Skip to content

Options to accelerate ozone recovery: Ozone and climate benefits

by J. S. Daniel, E. L. Fleming, R. W. Portmann, G. J M Velders, C. H. Jackman, A. R. Ravishankara
Atmospheric Chemistry and Physics ()
Get full text at journal


Published by Copernicus Publications on behalf of the European Geosciences Union. 10839 Abstract Hypothetical reductions in future emissions of ozone-depleting substances (ODSs), including N 2 O, are evaluated in terms of effects on equivalent effective stratospheric chlorine (EESC), globally-averaged total column ozone, and radiative forcing through 2100. Due to the established success of the Montreal Protocol, these actions can 5 have only a fraction of the impact that regulations already in force have had. If all anthropogenic ODS emissions were halted beginning in 2011, ozone is calculated to be higher by about 1–2% during the period 2030–2100 compared to a case of no additional ODS restrictions. Radiative forcing by 2100 would be about 0.23 W/m 2 lower due to the elimination of N 2 O emissions and about 0.005 W/m 2 lower due to destruction 10 of the chlorofluorocarbon (CFC) bank. The ability of EESC to be a suitable metric for total ozone is also quantified. Responding to the recent suggestion that N 2 O should be considered an ODS, we provide an approach to incorporate N 2 O into the EESC formulation.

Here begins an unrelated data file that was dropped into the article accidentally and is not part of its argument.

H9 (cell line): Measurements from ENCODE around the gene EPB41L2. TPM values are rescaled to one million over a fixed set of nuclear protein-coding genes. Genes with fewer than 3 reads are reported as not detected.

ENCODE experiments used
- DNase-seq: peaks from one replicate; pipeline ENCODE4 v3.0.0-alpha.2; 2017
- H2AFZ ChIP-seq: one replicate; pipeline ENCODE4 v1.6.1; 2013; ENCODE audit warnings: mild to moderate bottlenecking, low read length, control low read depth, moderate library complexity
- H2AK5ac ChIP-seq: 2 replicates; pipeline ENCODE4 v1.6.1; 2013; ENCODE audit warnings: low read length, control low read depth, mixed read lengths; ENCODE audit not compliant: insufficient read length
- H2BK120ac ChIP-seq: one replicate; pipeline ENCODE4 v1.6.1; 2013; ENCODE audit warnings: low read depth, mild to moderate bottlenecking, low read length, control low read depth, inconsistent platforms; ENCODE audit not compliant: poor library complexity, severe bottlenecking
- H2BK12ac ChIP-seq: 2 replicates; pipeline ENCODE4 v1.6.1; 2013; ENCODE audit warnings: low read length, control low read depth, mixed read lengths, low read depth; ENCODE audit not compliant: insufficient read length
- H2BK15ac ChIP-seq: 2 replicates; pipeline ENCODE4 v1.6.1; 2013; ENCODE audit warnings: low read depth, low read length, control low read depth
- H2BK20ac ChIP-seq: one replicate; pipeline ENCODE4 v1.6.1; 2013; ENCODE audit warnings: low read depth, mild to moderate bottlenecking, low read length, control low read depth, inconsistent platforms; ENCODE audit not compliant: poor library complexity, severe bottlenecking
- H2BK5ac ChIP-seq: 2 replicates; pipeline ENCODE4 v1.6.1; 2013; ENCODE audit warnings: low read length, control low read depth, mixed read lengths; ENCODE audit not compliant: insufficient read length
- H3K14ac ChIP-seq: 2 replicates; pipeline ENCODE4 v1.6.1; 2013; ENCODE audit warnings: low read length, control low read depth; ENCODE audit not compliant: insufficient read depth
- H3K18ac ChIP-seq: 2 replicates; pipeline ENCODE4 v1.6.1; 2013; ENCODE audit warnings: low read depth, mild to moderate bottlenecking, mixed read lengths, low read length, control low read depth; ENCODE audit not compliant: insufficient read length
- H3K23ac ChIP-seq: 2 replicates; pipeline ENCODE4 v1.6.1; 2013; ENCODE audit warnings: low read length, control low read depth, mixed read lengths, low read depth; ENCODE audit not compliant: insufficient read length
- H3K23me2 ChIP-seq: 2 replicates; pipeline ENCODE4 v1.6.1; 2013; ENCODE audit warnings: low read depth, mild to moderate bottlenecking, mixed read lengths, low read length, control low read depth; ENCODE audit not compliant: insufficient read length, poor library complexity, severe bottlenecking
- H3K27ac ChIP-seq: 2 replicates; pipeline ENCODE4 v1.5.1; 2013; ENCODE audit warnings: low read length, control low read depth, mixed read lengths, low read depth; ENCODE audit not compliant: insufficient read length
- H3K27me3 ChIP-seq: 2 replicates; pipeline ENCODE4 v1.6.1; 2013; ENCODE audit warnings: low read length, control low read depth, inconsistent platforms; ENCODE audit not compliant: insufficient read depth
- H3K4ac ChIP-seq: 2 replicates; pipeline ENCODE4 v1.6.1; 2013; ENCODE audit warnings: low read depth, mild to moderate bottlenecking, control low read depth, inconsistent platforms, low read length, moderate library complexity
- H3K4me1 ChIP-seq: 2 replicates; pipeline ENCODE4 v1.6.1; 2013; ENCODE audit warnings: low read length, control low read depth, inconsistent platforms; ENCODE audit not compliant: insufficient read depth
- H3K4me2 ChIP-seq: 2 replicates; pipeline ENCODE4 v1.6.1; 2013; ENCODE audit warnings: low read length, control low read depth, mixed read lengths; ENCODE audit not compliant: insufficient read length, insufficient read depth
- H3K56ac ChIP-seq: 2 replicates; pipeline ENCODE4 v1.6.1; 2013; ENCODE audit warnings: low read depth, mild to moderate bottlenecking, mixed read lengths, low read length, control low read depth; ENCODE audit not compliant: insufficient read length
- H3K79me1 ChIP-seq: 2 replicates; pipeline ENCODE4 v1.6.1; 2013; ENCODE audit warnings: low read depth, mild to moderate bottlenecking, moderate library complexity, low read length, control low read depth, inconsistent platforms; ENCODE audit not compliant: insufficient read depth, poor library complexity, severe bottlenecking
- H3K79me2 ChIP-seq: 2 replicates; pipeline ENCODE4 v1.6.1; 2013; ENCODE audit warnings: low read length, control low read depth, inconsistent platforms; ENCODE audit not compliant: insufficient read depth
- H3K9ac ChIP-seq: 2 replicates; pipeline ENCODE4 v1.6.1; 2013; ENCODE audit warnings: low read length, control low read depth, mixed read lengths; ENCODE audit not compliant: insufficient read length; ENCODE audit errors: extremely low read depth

Cite this document (BETA)

Readership Statistics

17 Readers on Mendeley
by Discipline
35% Environmental Science
35% Earth and Planetary Sciences
12% Chemistry
by Academic Status
24% Researcher
24% Other
12% Professor > Associate Professor
by Country
6% United Kingdom
6% United States

Sign up today - FREE

Mendeley saves you time finding and organizing research. Learn more

  • All your research in one place
  • Add and import papers easily
  • Access it anywhere, anytime

Start using Mendeley in seconds!

Sign up & Download

Already have an account? Sign in